Mobile COVID-19 testing tents and vans have sprouted on urban sidewalks and street curbs, sparking concerns about risks.
The state is taking a new tack, setting up ways for people to easily report positive COVID-19 test results to the state.
The Oregon Health Authority acts in anticipation of a surge in coronavirus cases tied to the omicron variant.
Senate Bill 780 would protect hospitals and others from being sued for “acts or omissions” made because of emergency rules set by the government.
The emerging information about COVID-19 and a political environment that has sown misinformation and rendered science partisan have added to the difficulting of testing for the disease.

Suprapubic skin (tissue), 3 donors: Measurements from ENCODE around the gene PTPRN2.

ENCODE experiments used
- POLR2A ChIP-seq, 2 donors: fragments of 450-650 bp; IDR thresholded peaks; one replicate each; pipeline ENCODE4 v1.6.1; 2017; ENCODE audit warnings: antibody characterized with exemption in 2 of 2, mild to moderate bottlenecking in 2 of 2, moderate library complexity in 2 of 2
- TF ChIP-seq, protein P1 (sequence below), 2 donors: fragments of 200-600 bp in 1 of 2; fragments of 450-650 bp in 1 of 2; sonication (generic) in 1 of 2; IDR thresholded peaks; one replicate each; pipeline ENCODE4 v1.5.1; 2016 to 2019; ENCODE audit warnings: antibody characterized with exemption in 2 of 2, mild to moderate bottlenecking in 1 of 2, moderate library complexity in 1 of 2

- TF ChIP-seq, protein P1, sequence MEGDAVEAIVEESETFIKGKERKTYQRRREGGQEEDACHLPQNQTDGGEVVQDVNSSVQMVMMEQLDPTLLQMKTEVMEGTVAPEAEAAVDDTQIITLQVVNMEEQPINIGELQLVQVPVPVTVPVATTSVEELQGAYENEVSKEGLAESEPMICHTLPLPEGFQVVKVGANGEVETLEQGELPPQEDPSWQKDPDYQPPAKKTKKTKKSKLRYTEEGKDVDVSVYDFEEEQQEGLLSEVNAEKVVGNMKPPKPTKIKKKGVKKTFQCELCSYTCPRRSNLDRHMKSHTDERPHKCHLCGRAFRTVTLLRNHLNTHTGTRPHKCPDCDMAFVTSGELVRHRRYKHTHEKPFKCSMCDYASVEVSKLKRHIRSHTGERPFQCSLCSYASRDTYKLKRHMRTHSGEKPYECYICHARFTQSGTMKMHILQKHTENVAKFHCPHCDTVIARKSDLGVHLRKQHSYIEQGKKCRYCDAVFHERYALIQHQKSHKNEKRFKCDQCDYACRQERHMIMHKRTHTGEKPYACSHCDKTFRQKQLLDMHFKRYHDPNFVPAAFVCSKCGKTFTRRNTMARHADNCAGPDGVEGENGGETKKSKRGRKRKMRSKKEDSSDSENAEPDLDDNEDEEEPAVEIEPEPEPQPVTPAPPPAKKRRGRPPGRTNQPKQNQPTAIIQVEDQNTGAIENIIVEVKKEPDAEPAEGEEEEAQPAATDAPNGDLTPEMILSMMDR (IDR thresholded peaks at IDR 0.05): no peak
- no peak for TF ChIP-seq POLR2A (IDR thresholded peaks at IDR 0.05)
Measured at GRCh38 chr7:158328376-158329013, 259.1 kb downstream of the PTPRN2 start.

Testing centers are facing an overload of demand, and even if people get a negative test, that doesn't mean they won't carry the virus home to their families.
When the wildfires hit, testing plummeted so officials don’t really know what the current COVID-19 trend is in Oregon.
The state does not recommend that anyone exposed to COVID-19 get tested even though the Centers for Disease Control and Prevention changed its policy to recommend testing.
Coronavirus testing is commonly an unpleasant, even painful experience in which a health care provider pushes a torturously long swab up your nostril.